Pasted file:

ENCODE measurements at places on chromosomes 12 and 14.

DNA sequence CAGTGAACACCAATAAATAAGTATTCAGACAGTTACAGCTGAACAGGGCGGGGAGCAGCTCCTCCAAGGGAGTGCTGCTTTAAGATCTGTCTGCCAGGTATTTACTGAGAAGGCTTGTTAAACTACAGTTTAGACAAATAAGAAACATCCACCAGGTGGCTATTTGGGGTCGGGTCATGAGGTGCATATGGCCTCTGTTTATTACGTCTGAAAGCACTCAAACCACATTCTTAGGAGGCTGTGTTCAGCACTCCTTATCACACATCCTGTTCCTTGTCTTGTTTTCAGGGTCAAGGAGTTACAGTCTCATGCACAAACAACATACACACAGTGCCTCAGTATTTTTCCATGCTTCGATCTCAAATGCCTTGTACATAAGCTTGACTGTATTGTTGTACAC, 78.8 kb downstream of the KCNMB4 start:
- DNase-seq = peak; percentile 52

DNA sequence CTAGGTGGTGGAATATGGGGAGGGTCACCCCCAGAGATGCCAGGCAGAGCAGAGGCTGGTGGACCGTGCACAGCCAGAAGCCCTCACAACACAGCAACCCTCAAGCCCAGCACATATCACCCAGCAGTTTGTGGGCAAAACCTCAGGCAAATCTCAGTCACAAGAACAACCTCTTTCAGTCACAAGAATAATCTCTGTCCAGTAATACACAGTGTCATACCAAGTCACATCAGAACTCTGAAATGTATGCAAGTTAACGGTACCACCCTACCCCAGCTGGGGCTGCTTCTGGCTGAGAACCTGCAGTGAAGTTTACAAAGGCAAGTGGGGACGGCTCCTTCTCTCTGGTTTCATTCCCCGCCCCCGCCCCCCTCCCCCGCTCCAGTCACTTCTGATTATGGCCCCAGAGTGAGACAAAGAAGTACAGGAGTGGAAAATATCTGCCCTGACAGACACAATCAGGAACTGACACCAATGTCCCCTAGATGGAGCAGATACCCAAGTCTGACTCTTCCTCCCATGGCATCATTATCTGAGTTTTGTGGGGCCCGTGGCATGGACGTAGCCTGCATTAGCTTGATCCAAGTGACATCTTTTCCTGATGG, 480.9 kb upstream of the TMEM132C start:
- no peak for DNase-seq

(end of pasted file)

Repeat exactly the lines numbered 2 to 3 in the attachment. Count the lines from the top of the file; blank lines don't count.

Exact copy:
DNA sequence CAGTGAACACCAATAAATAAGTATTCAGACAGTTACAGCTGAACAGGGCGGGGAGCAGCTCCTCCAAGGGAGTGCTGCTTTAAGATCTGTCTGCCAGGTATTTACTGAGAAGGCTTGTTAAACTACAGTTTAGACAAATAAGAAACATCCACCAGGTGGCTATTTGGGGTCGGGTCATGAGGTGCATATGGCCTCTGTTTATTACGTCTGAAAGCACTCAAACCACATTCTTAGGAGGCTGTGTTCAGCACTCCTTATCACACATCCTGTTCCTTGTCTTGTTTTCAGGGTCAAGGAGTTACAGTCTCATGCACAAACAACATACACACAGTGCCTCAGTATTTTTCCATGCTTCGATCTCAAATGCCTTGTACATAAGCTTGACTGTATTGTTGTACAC, 78.8 kb downstream of the KCNMB4 start:
- DNase-seq = peak; percentile 52